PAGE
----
When I was a child, I loved collecting seashells along the New Jersey coast. I’d walk the beach, small bucket in hand, and find tiny rainbow coloured clam shells, the occasional little conch, scallop and mussel shells. There was also a round snail-like shell whose name I forget. I had a book, written in 1955, that I’ve kept to this day. I read it many times, pouring over the line drawings and photos.
This love of shells has remained with me throughout my life. They’ve travelled with me to the various apartments I’ve lived in. The majority of shells and bits of coral in the glass jar in this post are ones I found on beaches in the Caribbean during the 1970s and early ’80s when I used to visit relatives there. There’s also the odd shell from other wanderings plus 4 or 5 interspersed that I bought in the ’70s while travelling in Florida.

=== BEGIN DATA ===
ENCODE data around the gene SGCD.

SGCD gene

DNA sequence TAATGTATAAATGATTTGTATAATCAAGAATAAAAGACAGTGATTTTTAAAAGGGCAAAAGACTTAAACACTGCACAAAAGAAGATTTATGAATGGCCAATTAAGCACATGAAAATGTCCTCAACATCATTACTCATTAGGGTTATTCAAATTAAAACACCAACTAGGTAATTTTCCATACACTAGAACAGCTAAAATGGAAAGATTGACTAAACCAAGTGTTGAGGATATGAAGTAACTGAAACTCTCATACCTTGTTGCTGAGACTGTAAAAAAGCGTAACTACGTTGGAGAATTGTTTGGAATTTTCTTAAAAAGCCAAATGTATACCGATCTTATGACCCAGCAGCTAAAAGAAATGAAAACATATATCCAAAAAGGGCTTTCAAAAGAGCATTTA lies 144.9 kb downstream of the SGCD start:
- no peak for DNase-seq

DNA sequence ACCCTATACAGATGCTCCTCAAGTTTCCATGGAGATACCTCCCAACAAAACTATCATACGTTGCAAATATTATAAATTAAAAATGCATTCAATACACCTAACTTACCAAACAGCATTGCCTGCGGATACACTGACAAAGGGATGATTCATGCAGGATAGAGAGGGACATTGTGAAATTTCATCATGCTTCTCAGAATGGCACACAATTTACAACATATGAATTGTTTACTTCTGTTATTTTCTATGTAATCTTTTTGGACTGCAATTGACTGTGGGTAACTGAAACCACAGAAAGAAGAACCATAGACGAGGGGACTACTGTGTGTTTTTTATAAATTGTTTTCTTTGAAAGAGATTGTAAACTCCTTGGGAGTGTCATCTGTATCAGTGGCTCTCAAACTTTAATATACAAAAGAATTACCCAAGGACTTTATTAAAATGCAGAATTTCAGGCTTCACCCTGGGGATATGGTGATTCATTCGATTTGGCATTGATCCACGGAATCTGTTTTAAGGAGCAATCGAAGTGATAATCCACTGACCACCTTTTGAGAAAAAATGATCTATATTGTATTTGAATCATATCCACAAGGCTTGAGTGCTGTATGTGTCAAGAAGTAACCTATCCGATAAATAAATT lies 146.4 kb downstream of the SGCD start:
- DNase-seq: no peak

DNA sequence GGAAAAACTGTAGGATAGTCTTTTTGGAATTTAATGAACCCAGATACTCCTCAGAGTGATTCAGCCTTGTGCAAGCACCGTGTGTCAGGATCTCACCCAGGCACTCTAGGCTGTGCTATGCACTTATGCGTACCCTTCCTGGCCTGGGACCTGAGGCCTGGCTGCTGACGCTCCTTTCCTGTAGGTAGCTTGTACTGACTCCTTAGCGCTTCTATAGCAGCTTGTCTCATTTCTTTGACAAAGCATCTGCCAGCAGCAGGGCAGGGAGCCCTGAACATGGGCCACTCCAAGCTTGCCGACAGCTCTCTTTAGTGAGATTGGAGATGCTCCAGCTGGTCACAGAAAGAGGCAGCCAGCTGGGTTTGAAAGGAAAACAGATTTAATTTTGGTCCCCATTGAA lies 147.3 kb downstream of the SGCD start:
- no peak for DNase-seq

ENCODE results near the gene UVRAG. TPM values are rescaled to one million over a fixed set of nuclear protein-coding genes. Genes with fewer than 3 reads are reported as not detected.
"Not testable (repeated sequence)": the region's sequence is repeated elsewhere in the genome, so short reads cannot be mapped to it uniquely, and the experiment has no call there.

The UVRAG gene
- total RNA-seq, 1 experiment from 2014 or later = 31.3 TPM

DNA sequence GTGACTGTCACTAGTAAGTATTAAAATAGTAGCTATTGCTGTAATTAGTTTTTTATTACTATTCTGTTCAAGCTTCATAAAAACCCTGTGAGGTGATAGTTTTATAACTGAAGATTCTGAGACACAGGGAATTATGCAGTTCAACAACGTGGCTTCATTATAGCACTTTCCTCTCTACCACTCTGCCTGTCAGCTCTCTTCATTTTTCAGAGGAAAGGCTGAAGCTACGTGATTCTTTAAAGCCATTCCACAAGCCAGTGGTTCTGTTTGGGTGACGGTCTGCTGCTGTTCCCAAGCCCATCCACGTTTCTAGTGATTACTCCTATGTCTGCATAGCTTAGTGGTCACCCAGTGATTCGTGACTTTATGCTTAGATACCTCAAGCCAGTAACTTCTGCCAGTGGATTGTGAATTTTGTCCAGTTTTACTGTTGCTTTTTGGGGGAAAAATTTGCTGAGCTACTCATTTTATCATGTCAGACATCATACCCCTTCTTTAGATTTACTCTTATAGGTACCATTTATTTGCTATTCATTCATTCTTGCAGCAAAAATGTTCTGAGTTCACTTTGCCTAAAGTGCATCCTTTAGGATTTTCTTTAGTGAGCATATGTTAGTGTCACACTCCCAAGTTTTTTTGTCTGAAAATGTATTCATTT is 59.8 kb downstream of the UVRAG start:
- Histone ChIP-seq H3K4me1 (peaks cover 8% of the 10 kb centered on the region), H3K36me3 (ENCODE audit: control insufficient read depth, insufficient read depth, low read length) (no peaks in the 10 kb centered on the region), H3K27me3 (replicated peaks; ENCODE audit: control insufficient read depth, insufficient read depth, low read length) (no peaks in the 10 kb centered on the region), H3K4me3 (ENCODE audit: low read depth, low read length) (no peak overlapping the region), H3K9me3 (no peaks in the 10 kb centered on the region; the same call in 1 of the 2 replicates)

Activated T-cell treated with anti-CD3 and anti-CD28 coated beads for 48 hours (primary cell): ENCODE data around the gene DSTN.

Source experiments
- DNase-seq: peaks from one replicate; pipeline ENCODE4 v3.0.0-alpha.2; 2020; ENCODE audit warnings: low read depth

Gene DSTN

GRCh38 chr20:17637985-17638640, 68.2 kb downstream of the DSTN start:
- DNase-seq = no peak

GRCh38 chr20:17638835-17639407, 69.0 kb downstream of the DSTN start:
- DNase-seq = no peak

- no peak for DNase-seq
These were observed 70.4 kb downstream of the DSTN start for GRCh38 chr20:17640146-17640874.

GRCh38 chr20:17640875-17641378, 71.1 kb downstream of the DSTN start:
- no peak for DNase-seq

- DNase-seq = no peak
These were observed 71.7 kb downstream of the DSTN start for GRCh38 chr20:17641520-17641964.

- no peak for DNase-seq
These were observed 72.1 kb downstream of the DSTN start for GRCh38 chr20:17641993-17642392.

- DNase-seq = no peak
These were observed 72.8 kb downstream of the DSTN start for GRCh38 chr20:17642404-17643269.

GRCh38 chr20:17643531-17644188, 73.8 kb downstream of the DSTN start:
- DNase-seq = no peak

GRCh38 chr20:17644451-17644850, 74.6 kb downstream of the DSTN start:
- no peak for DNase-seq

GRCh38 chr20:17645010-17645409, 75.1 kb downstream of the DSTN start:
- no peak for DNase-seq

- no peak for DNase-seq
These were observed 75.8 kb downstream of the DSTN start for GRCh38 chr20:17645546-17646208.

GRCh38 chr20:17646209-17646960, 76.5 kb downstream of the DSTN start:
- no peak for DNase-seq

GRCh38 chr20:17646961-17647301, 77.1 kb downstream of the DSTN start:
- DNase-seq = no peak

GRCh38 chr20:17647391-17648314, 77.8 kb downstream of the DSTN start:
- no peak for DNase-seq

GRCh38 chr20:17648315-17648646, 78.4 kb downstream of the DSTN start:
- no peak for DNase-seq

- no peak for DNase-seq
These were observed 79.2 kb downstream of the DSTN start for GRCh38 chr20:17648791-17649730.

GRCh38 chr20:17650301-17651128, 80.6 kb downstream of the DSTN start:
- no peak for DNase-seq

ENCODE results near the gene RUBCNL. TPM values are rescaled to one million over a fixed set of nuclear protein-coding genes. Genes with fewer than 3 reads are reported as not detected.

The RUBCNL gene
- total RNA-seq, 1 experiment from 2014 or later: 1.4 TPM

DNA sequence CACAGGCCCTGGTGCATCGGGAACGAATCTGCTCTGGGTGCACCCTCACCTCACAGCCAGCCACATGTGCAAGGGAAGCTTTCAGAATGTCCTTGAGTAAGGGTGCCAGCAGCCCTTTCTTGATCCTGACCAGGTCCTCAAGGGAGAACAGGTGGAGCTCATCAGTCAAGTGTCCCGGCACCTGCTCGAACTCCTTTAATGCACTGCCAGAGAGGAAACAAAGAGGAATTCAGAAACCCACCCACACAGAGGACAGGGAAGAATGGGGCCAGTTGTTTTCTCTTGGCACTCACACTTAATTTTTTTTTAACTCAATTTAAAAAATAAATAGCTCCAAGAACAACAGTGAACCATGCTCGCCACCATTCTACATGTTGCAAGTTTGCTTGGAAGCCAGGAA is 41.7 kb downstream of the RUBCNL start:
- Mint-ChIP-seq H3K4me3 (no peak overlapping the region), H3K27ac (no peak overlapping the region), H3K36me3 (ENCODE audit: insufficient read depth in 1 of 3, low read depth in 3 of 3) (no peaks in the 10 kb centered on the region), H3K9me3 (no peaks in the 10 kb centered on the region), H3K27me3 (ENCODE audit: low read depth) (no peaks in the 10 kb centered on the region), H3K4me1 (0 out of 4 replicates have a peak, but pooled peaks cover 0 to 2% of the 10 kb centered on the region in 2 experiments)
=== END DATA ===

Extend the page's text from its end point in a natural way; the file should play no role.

On this Canadian Thanksgiving, here’s photos from our hike on the East Coast Trail in Newfoundland last August. Finding this trail was something we were certainly thankful for. On our last day in Newfoundland, we travelled to Pouch Cove–pronounced Pooch Cove–to go to an artists’ studio tour. We arrived a bit early for the tour and drove around the town. When I saw a sign saying “parking for trail” I pulled over and we got out. There was no sign of a trail, but luckily several hikers got out of another car and we got directions from them.
Down the road a short way, we came to a sign for the East Coast Trail that we hadn’t realized you could get to from here. This trail runs 265 km along the Avalon Peninsula. My husband had read that it was very beautiful. And here, we had happily come upon the northern most entry point without planning to do so.
We hiked for around two hours, seeing vast views of the coast with cliffs and rugged rocky outcrops, some encrusted with lichens of different colours. A terrific way to end our trip.